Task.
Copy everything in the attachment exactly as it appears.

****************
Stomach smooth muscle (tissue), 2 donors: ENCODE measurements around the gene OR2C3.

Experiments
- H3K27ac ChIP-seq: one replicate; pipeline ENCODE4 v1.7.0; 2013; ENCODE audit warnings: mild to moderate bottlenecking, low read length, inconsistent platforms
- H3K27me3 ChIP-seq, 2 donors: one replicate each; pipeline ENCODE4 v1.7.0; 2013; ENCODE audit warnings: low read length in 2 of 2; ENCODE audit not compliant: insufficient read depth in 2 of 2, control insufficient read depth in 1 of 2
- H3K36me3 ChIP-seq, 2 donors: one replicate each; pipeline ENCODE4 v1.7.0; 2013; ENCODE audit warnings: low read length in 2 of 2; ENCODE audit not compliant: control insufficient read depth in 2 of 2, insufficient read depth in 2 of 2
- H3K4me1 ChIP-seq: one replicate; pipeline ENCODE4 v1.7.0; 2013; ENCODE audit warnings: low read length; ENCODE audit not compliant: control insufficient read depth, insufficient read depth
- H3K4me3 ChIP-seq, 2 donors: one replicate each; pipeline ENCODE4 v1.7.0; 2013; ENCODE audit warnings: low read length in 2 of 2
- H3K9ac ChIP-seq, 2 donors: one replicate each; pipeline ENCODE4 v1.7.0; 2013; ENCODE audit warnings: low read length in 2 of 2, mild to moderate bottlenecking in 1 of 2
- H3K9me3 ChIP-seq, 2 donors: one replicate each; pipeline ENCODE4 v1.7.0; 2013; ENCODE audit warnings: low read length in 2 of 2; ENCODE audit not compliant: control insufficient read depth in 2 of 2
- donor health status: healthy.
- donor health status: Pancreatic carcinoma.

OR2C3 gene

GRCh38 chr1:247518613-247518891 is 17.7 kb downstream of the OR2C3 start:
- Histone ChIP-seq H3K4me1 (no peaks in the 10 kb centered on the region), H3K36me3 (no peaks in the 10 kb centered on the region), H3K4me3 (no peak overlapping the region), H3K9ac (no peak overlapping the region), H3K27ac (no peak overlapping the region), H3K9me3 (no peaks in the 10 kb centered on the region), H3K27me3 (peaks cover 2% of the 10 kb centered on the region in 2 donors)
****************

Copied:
Stomach smooth muscle (tissue), 2 donors: ENCODE measurements around the gene OR2C3.

Experiments
- H3K27ac ChIP-seq: one replicate; pipeline ENCODE4 v1.7.0; 2013; ENCODE audit warnings: mild to moderate bottlenecking, low read length, inconsistent platforms
- H3K27me3 ChIP-seq, 2 donors: one replicate each; pipeline ENCODE4 v1.7.0; 2013; ENCODE audit warnings: low read length in 2 of 2; ENCODE audit not compliant: insufficient read depth in 2 of 2, control insufficient read depth in 1 of 2
- H3K36me3 ChIP-seq, 2 donors: one replicate each; pipeline ENCODE4 v1.7.0; 2013; ENCODE audit warnings: low read length in 2 of 2; ENCODE audit not compliant: control insufficient read depth in 2 of 2, insufficient read depth in 2 of 2
- H3K4me1 ChIP-seq: one replicate; pipeline ENCODE4 v1.7.0; 2013; ENCODE audit warnings: low read length; ENCODE audit not compliant: control insufficient read depth, insufficient read depth
- H3K4me3 ChIP-seq, 2 donors: one replicate each; pipeline ENCODE4 v1.7.0; 2013; ENCODE audit warnings: low read length in 2 of 2
- H3K9ac ChIP-seq, 2 donors: one replicate each; pipeline ENCODE4 v1.7.0; 2013; ENCODE audit warnings: low read length in 2 of 2, mild to moderate bottlenecking in 1 of 2
- H3K9me3 ChIP-seq, 2 donors: one replicate each; pipeline ENCODE4 v1.7.0; 2013; ENCODE audit warnings: low read length in 2 of 2; ENCODE audit not compliant: control insufficient read depth in 2 of 2
- donor health status: healthy.
- donor health status: Pancreatic carcinoma.

OR2C3 gene

GRCh38 chr1:247518613-247518891 is 17.7 kb downstream of the OR2C3 start:
- Histone ChIP-seq H3K4me1 (no peaks in the 10 kb centered on the region), H3K36me3 (no peaks in the 10 kb centered on the region), H3K4me3 (no peak overlapping the region), H3K9ac (no peak overlapping the region), H3K27ac (no peak overlapping the region), H3K9me3 (no peaks in the 10 kb centered on the region), H3K27me3 (peaks cover 2% of the 10 kb centered on the region in 2 donors)